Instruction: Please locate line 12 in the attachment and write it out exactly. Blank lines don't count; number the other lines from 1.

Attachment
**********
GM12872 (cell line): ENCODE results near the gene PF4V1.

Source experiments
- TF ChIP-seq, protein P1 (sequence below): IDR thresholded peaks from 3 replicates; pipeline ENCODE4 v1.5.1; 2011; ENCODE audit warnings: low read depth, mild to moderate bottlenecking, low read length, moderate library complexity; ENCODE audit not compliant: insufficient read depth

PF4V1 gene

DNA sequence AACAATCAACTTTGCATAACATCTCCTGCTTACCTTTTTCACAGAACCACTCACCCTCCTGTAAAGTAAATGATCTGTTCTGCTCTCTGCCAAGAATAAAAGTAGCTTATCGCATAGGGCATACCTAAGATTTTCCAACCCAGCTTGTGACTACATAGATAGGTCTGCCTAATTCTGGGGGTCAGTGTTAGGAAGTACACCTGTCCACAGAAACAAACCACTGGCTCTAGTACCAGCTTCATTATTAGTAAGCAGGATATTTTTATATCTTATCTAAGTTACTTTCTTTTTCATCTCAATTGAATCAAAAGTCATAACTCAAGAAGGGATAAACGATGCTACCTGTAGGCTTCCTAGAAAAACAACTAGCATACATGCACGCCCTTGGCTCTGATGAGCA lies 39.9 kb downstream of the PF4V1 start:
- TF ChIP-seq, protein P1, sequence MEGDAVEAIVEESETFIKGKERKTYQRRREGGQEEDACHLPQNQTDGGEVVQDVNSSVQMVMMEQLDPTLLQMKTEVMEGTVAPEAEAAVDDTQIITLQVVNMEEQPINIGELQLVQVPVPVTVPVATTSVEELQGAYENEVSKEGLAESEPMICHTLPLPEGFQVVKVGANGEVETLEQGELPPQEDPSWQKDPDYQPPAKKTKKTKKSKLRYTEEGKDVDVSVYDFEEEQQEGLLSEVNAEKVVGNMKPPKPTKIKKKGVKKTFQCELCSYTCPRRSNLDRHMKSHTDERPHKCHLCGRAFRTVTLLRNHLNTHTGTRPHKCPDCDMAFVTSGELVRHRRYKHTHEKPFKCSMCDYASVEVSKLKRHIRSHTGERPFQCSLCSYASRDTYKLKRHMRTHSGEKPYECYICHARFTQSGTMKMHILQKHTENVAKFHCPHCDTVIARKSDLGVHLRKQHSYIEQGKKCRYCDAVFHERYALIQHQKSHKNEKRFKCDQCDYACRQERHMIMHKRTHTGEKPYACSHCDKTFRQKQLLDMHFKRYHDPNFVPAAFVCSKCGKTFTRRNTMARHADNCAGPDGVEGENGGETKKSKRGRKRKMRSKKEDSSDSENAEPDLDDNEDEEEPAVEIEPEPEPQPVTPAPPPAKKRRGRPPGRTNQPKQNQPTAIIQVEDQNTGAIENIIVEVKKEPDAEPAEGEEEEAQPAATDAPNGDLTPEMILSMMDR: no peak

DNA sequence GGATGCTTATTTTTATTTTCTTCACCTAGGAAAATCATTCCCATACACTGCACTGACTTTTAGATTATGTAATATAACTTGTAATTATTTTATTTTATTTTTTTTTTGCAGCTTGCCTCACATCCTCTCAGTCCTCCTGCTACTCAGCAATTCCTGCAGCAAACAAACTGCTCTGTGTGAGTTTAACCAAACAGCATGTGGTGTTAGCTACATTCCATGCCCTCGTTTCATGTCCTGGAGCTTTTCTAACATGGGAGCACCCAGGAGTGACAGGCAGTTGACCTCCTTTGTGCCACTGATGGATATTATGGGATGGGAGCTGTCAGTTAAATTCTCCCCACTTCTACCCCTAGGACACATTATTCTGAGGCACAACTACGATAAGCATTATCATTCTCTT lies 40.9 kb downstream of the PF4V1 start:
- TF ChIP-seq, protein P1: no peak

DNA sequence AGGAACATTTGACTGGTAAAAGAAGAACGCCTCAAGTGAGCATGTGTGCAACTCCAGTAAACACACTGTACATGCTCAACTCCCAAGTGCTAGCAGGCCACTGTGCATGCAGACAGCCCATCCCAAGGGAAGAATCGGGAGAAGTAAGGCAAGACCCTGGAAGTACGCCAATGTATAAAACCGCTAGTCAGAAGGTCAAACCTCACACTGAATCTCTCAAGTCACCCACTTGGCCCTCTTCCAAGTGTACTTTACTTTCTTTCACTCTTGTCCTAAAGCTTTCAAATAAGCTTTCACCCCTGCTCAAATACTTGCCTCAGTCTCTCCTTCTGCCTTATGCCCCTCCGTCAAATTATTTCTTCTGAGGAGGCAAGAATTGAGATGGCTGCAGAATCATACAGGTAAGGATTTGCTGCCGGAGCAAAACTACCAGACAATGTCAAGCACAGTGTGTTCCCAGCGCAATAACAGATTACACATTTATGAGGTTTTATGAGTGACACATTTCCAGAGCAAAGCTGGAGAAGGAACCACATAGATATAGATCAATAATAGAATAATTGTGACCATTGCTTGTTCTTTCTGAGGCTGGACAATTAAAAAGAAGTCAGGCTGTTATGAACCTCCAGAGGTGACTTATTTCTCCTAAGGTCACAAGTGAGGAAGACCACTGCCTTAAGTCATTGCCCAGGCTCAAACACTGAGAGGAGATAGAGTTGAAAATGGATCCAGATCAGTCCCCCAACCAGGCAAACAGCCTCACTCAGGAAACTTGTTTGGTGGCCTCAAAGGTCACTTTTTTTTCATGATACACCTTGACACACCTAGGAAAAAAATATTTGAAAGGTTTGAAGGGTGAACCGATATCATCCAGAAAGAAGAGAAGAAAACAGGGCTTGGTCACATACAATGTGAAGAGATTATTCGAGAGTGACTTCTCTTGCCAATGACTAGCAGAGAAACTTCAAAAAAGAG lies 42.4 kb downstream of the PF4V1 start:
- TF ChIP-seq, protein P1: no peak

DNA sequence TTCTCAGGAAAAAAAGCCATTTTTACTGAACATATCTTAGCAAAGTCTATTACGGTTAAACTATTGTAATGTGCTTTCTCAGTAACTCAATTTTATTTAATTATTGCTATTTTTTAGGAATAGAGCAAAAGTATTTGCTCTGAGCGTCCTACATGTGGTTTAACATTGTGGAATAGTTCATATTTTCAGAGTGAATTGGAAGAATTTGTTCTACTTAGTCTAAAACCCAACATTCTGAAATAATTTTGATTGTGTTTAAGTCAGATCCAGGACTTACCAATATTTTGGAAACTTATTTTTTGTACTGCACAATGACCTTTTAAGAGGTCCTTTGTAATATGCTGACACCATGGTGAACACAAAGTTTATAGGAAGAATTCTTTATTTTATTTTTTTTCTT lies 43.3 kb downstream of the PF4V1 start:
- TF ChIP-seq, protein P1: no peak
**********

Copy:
- TF ChIP-seq, protein P1: no peak